Time, though it was finite, didn’t seem to bother the biologists. Patience seemed to flow freely through their blood. It was what allowed them to be successful ornithologists. Buffalo jerky and peanuts helped pass the time. So did storytelling. Mr. Smith and Ms. Johnson exchanged tales about past birding excursions. Mike Kilpatrick, Mr. Smith’s cousin and the person who ignited his passion for nature, spoke of Thoreau and the “real naturalists,” whose reverence for nature and emotionally evocative writing have slipped out of the modern vernacular.
As the afternoon came to a close, it was time for the day’s final attempt. It was decided that the bow net would be triggered from land this time. But even before the net was sprung, Ms. Johnson knew the day would not end in success. Through her binoculars, she could see the female willet staring back at her. Smug or deliberately indifferent, it was difficult to tell.
The crew packed up their toolboxes and nets and headed home for the day. On Friday they headed to Chappy, but the only thing the team caught was some rain. On Saturday, they were back at Little Beach. Once again the morning commenced with a hand net attempt, then the bow net trials began.
Mr. Smith, Ms. Johnson, Ms. Baldwin and Mr. Kilpatrick brainstormed new approaches to springing the bow net. What about asking a tourist to trigger the net from the shore? Or how about approaching the marsh from a different direction in the kayak? The team joked about employing a drone or coordinating a night attack. One thing was certain, though, the biologists had to remain sidelined. The willets now knew who they were.
“They can tell a biologist from a biologist acting like a non-biologist,” Mr. Smith said.
“They can tell a herring from a person acting like a herring,” Mr. Kilpatrick added. “We tested that, too.”
After the second springing of the bow net on Saturday, Mr. Smith and Ms. Johnson waited for even longer periods to reset the net. Eventually, they did catch a willet.
“We got the male,” Mr. Smith called out as he stepped over the low fence that separates the nesting grounds from the beach.
At the nesting site, Mr. Smith and Ms. Johnson had sheathed the bird in a yellow cloth sleeve (informally called the “willet sock”) in order to ease its anxiety. Putting a bird in the dark relaxes it so that biologists can handle it more readily, said Ms. Johnson.
Though the willet in Mr. Smith’s hands was not the willet of interest, as the mate of the bird they were trying to capture, he was still useful to the mission. Without the male on the nest incubating the eggs, the female willet would most likely return home. But now another clock was ticking. Without a state permit, the male willet could only be held captive for an hour.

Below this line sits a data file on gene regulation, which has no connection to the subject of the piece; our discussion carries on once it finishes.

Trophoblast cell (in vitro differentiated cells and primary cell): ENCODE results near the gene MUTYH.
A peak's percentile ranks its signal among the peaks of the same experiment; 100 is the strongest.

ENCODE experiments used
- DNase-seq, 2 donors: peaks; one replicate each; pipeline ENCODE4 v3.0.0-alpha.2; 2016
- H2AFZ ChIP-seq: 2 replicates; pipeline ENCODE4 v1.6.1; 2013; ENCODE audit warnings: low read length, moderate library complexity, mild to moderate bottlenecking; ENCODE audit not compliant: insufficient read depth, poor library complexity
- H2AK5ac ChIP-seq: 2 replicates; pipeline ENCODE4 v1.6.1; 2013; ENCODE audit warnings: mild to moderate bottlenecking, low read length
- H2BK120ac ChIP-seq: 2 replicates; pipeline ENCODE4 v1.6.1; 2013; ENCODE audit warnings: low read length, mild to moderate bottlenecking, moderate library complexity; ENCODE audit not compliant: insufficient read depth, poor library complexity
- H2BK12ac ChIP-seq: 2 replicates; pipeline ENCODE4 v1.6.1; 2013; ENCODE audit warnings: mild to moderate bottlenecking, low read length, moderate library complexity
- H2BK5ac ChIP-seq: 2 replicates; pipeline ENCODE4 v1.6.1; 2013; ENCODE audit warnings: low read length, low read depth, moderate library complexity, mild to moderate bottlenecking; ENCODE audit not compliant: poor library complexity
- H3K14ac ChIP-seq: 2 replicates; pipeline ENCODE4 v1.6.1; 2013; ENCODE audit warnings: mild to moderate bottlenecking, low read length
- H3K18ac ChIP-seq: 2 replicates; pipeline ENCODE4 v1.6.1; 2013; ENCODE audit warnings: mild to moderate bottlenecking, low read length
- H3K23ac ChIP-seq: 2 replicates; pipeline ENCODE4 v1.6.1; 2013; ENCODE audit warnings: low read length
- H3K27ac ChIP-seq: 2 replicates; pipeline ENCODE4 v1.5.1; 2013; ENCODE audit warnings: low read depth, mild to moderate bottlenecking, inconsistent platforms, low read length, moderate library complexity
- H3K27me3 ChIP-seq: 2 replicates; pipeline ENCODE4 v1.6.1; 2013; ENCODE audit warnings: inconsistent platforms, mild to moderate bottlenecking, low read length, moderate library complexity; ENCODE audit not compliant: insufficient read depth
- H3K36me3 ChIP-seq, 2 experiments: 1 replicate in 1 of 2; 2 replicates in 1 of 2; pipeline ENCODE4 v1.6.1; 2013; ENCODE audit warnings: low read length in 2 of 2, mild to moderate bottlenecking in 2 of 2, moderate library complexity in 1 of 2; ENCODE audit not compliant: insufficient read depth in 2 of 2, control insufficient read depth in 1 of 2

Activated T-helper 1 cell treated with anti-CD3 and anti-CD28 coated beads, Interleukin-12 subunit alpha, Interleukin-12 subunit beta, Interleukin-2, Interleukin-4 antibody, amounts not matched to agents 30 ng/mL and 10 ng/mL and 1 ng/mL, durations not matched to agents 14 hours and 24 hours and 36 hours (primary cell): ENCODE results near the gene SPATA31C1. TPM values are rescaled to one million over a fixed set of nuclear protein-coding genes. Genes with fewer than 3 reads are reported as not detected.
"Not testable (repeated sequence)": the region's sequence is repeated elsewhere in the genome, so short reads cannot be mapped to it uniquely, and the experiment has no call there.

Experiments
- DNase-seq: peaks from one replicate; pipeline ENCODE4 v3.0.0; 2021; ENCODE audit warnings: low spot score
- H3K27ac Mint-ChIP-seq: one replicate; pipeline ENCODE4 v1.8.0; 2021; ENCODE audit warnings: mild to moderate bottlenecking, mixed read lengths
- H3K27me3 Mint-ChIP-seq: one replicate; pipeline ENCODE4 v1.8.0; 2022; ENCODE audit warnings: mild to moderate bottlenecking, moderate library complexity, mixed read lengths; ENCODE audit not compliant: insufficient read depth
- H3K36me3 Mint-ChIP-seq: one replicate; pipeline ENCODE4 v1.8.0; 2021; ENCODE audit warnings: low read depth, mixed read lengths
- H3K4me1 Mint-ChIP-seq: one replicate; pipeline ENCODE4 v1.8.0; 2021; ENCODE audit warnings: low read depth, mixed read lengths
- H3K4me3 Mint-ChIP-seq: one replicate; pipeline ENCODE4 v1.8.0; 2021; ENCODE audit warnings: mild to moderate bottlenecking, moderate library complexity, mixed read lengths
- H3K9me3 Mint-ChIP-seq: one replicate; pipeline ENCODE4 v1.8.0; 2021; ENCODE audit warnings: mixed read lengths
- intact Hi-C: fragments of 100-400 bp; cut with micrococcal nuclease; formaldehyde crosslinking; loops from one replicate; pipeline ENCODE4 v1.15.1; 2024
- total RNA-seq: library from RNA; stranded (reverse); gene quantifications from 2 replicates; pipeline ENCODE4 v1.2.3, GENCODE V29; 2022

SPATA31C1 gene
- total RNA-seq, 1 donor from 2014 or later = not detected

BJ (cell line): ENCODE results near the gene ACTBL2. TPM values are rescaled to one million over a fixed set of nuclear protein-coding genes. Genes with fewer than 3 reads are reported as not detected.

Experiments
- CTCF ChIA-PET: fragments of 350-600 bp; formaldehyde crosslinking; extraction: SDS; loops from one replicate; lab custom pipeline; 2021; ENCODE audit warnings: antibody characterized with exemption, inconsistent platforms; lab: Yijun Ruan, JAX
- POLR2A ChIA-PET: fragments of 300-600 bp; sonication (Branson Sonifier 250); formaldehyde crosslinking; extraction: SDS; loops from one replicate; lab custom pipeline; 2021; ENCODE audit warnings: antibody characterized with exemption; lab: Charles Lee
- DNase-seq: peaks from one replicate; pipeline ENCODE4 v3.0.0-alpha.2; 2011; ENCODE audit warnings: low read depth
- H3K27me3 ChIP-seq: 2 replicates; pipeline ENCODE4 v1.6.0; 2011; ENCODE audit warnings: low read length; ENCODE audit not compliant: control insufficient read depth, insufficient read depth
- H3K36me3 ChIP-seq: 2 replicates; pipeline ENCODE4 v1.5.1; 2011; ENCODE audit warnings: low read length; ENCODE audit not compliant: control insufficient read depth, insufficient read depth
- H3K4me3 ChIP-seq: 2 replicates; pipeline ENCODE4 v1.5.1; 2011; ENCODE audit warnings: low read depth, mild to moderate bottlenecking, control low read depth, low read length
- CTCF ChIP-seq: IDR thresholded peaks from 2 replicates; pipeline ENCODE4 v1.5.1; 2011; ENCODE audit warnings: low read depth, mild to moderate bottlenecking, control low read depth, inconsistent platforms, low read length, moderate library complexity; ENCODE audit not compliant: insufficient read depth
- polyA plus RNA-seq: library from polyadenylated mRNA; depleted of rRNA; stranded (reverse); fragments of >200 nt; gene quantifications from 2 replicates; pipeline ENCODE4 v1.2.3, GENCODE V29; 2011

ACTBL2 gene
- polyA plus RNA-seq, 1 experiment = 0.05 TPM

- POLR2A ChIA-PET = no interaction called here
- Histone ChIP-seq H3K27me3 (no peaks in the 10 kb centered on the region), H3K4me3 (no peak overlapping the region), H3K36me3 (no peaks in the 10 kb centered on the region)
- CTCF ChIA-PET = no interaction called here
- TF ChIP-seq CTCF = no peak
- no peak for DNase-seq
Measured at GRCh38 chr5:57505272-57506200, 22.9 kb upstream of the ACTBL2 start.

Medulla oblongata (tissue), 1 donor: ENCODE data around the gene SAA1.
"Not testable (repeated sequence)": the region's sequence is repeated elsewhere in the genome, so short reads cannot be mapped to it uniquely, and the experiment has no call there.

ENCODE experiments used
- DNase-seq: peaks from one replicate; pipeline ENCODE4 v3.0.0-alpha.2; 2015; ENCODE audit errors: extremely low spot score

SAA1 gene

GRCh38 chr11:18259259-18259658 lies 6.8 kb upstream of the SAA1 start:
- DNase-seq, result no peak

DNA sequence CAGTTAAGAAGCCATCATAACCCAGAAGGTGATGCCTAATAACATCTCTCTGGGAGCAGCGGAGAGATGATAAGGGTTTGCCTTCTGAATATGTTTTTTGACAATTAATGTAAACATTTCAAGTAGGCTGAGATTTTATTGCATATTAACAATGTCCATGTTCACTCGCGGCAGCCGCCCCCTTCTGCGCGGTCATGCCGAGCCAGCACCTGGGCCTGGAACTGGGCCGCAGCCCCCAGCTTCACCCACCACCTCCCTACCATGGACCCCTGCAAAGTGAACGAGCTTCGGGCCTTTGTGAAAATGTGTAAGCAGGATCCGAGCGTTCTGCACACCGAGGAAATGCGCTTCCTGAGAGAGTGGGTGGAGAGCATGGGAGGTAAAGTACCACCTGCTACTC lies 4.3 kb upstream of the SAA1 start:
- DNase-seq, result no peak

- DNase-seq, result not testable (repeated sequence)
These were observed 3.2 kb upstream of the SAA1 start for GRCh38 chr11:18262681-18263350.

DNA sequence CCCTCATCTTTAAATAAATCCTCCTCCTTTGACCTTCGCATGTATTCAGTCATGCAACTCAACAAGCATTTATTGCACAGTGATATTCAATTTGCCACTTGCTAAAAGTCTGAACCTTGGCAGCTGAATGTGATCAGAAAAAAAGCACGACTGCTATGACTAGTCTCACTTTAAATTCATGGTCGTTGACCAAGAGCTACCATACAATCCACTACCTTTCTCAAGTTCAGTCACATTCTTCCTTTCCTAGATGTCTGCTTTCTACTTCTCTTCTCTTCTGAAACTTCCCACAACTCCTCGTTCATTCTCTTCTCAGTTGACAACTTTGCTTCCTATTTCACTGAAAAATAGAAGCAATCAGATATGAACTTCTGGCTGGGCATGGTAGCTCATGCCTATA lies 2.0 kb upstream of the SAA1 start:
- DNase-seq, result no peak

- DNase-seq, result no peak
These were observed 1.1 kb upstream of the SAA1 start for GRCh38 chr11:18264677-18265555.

Ms. Johnson and Mr. Smith took advantage of the hour by taking a series of measurements of the captured male willet. He had color bands on his legs — yellow over yellow on his right and aluminum over orange on his left — indicating that BiodiversityWorks had encountered him before. After recording his mass and wing length, Ms. Johnson compared the numbers to their data on him from last year. Nothing had changed.
The hour passed. It was time to release the bow net. The week’s tension, gentle but existent, lay bundled in this moment.
From the apex of Little Beach’s point, the bow net was sprung. Ms. Johnson and Mr. Smith walked out to the marsh. They crouched by the nest and lingered there. Again, nothing. As they walked back towards the beach, the willet sock hung limply from Mr. Smith’s pocket.
Reluctantly, Mr. Smith readied the male willet to be released. He peeled back the cloth from its eyes, and handed the bird to Mr. Kilpatrick. With a soft gesture, Mr. Kilpatrick spread his hands and the willet flew away. The biologists gazed at the bird in the air — a brown and white mottled creature, marked with a distinctive black and white stripe on its wings. They knew that with the male once again free to sit on the eggs, the chance of catching this particular female willet on her nest was unlikely.
The team waited one more time, sitting in the sand for two hours before “bringing it.” Mr. Smith and Ms. Johnson trekked through the marsh while Mr. Kilpatrick hung patiently behind. No luck.
Down, but not defeated, the team shared what they had seen on their most recent trip to the nest: cracking eggs, small black beaks and a few wet feathers. The eggs were hatching. It was a beautiful sight, but it also meant the biologists wouldn’t be able to capture the mother willet until later in the season. The wily willet had won, this time. Mr. Smith, Ms. Johnson and Mr. Kilpatrick walked back to their cars, frustrated, but undeniably amused by the creature, too. On Sunday, they’d head back to Chappy to try to retrieve the geolocators from the three other tagged willets.
Mr. Smith leaned against the hood of his car.
“The game’s still going on,” he said. “We’ve got a couple more at large.”